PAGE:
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To cope with this, the government has introduced year free education policy in as another good step toward better education solution. However, there are still many students living in poverty, not being able to attend schools and owing financial difficulties other than the cost of school enrollment. However, there are some costs that are unavoidable in order to participate fully in education. The funding is allocated to schools, where selection committees have to decide on the eligibility of individual pupils. A sensitization campaign has been conducted and complaints from parents addressed to the administration can result in sanctions for the schools involved.

There are some school-related costs that do not influence the quality of the teaching process, such as the school uniform. In many countries school uniforms, however, cost as much as or more than the relevant school equipment. In the context of the educational expansion campaign, the rules on school uniforms have already been imposed in Thailand.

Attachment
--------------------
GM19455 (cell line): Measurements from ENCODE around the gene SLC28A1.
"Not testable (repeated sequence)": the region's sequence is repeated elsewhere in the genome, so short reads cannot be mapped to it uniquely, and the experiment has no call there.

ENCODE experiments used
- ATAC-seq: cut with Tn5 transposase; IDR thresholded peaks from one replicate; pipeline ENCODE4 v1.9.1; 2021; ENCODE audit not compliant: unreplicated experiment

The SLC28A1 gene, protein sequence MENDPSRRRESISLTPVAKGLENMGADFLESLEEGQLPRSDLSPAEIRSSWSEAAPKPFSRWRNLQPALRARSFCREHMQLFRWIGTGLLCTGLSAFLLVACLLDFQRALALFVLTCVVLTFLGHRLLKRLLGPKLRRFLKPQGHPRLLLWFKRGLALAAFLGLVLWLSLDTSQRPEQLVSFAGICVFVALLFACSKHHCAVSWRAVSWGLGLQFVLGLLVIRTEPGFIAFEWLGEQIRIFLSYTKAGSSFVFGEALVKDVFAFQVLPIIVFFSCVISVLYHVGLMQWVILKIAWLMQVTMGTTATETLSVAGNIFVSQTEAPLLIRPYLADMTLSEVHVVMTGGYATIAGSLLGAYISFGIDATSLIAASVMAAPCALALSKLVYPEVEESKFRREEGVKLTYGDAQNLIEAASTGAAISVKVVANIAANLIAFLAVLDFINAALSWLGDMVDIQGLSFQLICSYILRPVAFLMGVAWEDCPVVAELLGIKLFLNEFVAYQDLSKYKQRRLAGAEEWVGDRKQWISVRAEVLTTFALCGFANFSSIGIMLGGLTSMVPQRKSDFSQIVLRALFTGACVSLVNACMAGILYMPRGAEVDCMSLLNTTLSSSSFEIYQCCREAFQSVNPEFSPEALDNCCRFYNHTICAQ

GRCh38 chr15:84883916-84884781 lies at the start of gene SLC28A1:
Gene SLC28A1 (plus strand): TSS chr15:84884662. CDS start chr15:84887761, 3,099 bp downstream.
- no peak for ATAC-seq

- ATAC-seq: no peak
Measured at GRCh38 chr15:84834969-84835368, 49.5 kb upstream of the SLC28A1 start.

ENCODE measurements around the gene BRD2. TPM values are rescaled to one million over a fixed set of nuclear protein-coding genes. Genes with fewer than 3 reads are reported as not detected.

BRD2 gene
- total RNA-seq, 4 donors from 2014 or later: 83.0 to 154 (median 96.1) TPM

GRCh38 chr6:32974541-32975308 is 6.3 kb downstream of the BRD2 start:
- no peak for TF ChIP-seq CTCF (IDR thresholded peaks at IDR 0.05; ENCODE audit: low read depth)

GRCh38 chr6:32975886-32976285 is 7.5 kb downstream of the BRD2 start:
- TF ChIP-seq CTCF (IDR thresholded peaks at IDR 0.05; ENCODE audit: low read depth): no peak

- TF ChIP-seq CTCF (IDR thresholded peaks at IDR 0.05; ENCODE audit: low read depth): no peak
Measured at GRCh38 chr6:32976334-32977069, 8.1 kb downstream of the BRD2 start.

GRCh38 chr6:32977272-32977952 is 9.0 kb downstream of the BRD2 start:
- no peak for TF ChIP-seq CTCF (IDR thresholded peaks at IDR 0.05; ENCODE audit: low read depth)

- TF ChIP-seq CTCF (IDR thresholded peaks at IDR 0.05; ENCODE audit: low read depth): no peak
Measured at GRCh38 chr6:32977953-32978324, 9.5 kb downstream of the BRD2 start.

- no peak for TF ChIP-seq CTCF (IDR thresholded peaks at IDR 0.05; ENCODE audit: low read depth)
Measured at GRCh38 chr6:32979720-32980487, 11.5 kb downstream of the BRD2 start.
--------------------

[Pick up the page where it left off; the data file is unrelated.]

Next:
Students are required to bring with them only plain rice and get other food at school. Teachers admit that food quality may not be ideal but there is a trade off with more quantity so everyone will have a chance to have them for free. Parents may not give the children enough to eat at home, especially for breakfast, expecting them to have a big lunch at school. They may have to leave home early for the work and give the children some cash to take care of their own breakfast. Targeted financial aid to students: the government offered financial aid in the form of student grant and loan schemes.